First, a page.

The College Readiness Gap

College Readiness Gap Goes Beyond Academic Unpreparedness

Fulcrum Labs
138 posts

According to The National Center for Public Policy and Higher Education (NCPPHE), there is a significant gap between those who are eligible for college and those who are actually prepared for postsecondary studies.

In fact, the NCPPHE reports that 60% of first-year students are not ready for college.

Much has been made of the college readiness gap in recent years. Largely viewed as a result of academic unpreparedness, colleges have created rigorous remedial programs designed to close the gap and improve student retention and success. However, these programs often place a significant financial burden on students without delivering long-term results:

  • The annual cost of remedial coursework totals around $1.5 billion nationwide
  • Research shows that only 17% of students who enroll in remedial classes will graduate

Institutions also feel the strain of remedial programs. For example, college academic advisors are overwhelmed with students trying to navigate the maze of remedial courses and stay on track for graduation. With more students requiring academic advising, student support services (including academic advising) now comprise nearly one-third of professional jobs on campuses. This equates to millions of dollars in college resources being directed to academic advising.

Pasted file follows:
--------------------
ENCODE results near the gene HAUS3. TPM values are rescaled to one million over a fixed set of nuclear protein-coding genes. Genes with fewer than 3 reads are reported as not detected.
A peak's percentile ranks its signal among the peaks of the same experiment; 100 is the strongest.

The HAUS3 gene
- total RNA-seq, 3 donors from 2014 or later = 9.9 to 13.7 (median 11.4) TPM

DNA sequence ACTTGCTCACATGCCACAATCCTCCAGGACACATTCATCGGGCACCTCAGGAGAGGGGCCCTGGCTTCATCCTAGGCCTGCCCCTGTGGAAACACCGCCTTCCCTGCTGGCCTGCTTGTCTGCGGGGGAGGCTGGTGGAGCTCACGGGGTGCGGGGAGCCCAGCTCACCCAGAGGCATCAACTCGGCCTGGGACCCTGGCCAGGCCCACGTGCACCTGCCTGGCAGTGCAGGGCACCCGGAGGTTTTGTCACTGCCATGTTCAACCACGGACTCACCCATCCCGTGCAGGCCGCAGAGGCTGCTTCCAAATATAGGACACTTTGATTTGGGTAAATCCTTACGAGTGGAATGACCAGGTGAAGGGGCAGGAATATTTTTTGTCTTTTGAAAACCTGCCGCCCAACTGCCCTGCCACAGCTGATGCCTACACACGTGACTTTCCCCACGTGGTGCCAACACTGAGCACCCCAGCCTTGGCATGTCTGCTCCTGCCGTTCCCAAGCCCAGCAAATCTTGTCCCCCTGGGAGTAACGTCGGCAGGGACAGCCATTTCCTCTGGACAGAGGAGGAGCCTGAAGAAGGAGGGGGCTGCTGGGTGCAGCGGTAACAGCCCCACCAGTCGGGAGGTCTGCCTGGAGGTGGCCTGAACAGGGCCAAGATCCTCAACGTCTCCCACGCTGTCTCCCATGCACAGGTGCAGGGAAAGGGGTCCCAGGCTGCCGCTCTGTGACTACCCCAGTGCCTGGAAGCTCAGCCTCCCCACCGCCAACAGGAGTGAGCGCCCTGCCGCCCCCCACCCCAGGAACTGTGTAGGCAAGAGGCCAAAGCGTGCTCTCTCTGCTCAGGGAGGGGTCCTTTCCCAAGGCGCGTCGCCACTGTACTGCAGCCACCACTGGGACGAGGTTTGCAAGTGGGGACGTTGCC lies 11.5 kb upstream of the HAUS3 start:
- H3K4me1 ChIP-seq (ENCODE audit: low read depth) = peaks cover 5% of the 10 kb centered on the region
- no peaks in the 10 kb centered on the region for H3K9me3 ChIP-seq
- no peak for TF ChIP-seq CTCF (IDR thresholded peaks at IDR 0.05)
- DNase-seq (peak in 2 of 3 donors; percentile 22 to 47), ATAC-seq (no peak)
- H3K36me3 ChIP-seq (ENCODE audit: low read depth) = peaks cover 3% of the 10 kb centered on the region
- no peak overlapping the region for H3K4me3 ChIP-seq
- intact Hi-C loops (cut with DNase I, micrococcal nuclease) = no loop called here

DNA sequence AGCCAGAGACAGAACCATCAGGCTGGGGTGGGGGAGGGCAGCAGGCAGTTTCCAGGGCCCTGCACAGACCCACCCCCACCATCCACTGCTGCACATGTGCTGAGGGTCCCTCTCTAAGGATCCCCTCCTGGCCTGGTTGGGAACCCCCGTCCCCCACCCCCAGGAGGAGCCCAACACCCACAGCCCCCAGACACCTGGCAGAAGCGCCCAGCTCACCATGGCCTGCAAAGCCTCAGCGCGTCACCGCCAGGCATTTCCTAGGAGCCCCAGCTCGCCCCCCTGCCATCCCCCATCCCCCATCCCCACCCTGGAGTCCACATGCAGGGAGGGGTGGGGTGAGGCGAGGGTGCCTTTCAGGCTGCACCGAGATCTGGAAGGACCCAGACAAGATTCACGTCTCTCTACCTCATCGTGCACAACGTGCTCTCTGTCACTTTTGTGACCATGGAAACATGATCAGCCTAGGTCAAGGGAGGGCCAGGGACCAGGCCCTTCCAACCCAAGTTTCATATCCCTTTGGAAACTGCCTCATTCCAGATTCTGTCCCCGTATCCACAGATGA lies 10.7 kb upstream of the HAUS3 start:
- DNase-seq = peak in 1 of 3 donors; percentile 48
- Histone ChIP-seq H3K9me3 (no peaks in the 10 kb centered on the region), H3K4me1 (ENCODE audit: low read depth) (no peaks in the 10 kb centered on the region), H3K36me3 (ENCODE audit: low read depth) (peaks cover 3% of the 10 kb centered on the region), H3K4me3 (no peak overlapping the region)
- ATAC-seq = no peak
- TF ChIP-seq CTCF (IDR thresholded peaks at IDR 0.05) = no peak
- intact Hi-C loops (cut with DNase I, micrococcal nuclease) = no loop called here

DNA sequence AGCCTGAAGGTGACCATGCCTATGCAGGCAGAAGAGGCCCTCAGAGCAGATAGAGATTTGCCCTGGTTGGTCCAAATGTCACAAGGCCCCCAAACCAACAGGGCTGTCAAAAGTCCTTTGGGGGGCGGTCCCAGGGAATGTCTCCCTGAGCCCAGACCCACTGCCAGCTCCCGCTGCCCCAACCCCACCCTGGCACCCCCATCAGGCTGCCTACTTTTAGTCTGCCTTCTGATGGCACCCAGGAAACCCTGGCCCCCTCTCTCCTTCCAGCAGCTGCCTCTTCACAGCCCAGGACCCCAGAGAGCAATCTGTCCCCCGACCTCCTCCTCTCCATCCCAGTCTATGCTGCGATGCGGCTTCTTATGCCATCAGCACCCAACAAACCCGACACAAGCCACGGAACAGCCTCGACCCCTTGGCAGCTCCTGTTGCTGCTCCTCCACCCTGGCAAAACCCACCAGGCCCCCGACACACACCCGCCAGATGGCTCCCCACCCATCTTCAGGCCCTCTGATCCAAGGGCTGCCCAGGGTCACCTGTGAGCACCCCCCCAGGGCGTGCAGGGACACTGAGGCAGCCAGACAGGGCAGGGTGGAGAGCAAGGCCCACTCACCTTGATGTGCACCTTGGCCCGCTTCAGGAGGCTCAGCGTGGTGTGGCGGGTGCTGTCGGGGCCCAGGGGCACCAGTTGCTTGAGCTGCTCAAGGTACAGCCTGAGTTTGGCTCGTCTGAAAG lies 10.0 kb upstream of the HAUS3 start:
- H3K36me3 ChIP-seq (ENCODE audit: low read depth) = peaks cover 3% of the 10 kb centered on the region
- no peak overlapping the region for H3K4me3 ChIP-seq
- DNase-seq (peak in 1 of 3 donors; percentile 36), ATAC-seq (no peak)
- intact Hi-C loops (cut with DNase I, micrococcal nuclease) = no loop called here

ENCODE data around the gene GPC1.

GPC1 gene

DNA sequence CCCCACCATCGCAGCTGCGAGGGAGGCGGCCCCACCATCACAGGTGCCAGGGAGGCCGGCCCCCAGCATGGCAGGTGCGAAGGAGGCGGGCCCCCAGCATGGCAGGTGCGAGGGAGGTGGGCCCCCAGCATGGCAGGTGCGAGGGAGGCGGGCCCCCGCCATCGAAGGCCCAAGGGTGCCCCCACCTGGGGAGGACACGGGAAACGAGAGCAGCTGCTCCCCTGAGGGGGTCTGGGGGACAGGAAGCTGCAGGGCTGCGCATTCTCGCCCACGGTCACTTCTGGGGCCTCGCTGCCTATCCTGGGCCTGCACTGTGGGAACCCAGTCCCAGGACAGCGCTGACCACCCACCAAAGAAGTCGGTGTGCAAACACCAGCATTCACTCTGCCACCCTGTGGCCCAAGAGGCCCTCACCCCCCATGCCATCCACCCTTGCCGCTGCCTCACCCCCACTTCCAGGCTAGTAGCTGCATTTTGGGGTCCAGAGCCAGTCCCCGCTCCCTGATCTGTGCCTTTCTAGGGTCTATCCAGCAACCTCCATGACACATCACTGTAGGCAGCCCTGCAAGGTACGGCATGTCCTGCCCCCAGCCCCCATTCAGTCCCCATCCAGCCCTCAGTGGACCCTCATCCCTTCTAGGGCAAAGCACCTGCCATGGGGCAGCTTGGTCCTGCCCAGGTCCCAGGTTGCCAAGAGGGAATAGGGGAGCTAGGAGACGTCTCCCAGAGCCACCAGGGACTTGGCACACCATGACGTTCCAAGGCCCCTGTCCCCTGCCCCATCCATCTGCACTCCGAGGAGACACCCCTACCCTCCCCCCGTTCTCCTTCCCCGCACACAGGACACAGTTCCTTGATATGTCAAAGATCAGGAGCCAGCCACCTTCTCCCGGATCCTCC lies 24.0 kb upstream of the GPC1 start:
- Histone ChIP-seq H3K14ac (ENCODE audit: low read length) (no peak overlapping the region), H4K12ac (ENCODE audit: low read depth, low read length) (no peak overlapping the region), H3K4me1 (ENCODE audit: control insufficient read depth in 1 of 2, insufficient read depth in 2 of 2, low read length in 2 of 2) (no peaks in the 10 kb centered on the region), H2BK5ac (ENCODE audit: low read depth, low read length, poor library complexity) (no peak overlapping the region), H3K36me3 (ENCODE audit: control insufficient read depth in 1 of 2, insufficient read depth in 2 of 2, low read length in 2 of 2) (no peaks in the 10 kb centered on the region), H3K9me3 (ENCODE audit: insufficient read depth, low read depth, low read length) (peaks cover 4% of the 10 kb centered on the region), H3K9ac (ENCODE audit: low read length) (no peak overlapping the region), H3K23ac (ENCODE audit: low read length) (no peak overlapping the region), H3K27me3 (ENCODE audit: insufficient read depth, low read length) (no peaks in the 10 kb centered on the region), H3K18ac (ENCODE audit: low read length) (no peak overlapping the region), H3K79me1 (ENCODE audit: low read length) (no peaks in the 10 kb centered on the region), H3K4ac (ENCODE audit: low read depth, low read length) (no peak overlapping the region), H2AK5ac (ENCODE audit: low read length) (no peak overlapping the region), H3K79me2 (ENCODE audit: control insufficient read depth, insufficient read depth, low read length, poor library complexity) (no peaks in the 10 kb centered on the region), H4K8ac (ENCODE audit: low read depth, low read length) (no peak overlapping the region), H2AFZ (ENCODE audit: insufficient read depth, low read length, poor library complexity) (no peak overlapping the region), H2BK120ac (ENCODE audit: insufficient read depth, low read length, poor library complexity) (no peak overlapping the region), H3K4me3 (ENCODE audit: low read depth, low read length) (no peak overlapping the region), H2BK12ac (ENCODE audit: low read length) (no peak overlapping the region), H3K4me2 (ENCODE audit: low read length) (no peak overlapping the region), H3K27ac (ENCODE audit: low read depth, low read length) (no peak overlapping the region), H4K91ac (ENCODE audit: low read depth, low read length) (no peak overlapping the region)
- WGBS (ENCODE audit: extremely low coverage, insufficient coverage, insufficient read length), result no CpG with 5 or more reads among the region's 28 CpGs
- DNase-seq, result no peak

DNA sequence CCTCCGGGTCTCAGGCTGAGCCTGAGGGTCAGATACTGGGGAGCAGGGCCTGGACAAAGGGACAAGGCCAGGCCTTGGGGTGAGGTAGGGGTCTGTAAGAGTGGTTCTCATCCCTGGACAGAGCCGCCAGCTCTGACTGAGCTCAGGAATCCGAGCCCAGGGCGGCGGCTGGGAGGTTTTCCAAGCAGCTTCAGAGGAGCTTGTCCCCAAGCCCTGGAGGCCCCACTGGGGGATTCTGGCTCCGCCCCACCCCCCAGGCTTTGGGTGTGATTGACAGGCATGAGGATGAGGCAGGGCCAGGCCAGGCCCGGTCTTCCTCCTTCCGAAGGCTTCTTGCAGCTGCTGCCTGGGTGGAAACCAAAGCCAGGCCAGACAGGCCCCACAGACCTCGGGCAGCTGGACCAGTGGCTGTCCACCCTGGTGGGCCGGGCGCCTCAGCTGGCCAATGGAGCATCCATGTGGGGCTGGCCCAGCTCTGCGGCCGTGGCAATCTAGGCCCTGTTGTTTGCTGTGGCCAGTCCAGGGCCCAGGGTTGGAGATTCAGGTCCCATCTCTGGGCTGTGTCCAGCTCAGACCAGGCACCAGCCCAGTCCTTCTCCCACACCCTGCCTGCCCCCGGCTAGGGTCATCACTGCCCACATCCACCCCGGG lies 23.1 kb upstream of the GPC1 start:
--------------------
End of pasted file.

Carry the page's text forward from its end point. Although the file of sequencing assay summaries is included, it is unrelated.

It’s clear these programs aren’t working well, but why? A recent article suggests that factors outside of academics also contribute to freshman unpreparedness. According to a new study, millennial students entering college demonstrate significant gaps in basic life skills, like time management, budgeting and independent study. These skills are necessary to effectively navigate the world of college, and without them, students exhibit lower levels of confidence, increased anxiety disorders and higher drop out rates. While colleges and universities have curricula in place to address many of the academic gaps of entering freshman, they often don’t have any programs that instruct students on the life skills necessary for a successful college experience.

In the rare instances where students do have access to life skills courses, we’ve seen dramatic improvements in student success. In fact, our college success course, Steps To Success, which is designed to teach college fundamentals, has been incredibly effective at providing college students with confident mastery of the soft skills they need to perform well in the college environment.

While academic unpreparedness is the lion’s share of the college readiness gap, other factors clearly play a role in preparing students for college success. Institutions, parents and students should look more closely at the soft skills necessary for college attainment, and consider how to address those for a more holistic approach to college prep.

For more information about our College Success program, or how we work with higher education institutions.